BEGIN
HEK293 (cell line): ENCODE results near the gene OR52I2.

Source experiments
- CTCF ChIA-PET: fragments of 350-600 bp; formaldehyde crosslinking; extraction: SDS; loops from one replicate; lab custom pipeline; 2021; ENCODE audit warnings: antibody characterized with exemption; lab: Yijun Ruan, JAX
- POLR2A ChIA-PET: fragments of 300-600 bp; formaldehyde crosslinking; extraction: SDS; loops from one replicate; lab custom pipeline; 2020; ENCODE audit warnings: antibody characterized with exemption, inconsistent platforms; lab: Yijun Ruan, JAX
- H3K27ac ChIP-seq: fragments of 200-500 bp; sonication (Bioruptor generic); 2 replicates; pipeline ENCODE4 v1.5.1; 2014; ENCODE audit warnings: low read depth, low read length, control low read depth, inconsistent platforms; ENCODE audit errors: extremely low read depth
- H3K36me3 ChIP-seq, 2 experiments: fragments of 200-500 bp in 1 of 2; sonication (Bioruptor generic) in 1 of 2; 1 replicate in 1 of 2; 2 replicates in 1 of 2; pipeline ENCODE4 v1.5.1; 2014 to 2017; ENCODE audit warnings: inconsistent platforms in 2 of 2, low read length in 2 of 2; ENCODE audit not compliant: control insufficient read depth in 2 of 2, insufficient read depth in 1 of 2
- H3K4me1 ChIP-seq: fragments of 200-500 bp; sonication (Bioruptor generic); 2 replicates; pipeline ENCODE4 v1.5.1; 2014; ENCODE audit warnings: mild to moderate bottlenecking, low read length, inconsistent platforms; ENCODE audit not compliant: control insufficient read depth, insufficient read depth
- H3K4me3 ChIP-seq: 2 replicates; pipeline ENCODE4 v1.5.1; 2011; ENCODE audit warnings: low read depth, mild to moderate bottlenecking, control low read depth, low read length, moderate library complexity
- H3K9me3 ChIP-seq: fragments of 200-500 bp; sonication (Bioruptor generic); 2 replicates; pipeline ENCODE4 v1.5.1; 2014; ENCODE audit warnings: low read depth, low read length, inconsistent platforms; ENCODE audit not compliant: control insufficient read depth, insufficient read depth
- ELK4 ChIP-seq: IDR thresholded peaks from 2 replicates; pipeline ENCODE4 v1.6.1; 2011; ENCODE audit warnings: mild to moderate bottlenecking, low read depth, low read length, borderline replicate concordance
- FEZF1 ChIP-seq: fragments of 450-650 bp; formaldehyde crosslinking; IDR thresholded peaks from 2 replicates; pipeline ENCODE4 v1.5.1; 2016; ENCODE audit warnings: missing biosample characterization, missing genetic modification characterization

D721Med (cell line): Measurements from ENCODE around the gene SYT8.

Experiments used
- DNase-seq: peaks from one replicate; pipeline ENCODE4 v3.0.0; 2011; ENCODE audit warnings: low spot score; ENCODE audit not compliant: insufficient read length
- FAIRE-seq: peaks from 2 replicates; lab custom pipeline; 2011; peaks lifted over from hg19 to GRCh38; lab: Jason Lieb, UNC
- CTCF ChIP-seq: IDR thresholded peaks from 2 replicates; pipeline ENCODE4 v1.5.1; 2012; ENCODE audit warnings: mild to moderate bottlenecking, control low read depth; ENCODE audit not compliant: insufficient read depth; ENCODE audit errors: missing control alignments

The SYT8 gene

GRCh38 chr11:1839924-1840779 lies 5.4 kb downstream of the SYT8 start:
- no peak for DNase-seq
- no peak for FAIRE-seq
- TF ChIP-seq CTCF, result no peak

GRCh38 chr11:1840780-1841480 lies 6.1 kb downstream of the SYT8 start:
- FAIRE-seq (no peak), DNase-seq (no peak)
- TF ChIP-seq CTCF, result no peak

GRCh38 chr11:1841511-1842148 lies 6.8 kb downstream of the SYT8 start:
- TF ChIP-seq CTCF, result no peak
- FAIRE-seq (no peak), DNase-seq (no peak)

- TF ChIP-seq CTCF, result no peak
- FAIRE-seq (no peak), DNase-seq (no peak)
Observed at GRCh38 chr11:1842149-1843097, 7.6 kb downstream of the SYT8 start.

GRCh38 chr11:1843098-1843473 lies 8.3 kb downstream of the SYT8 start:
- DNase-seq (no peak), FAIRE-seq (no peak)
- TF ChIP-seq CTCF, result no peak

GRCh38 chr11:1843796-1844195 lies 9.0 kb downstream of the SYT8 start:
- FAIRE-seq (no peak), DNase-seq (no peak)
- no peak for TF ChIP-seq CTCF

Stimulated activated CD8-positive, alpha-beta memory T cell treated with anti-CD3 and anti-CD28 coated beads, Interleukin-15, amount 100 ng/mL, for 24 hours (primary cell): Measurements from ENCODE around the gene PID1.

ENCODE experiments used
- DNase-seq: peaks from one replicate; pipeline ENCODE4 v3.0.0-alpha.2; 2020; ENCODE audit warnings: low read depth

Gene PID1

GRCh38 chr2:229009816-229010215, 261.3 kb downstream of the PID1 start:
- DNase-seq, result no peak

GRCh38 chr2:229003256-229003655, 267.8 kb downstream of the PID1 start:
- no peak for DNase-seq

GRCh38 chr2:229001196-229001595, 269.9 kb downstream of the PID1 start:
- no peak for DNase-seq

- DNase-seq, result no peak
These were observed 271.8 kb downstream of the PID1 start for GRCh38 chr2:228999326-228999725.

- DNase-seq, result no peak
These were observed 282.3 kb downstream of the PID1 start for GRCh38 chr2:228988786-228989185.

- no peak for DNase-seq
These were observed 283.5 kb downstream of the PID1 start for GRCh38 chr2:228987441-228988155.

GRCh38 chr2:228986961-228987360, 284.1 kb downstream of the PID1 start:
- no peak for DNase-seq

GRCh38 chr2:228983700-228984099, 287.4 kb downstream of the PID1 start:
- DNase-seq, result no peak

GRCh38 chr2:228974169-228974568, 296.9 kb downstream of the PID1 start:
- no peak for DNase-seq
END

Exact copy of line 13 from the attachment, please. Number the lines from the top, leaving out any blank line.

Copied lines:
Experiments used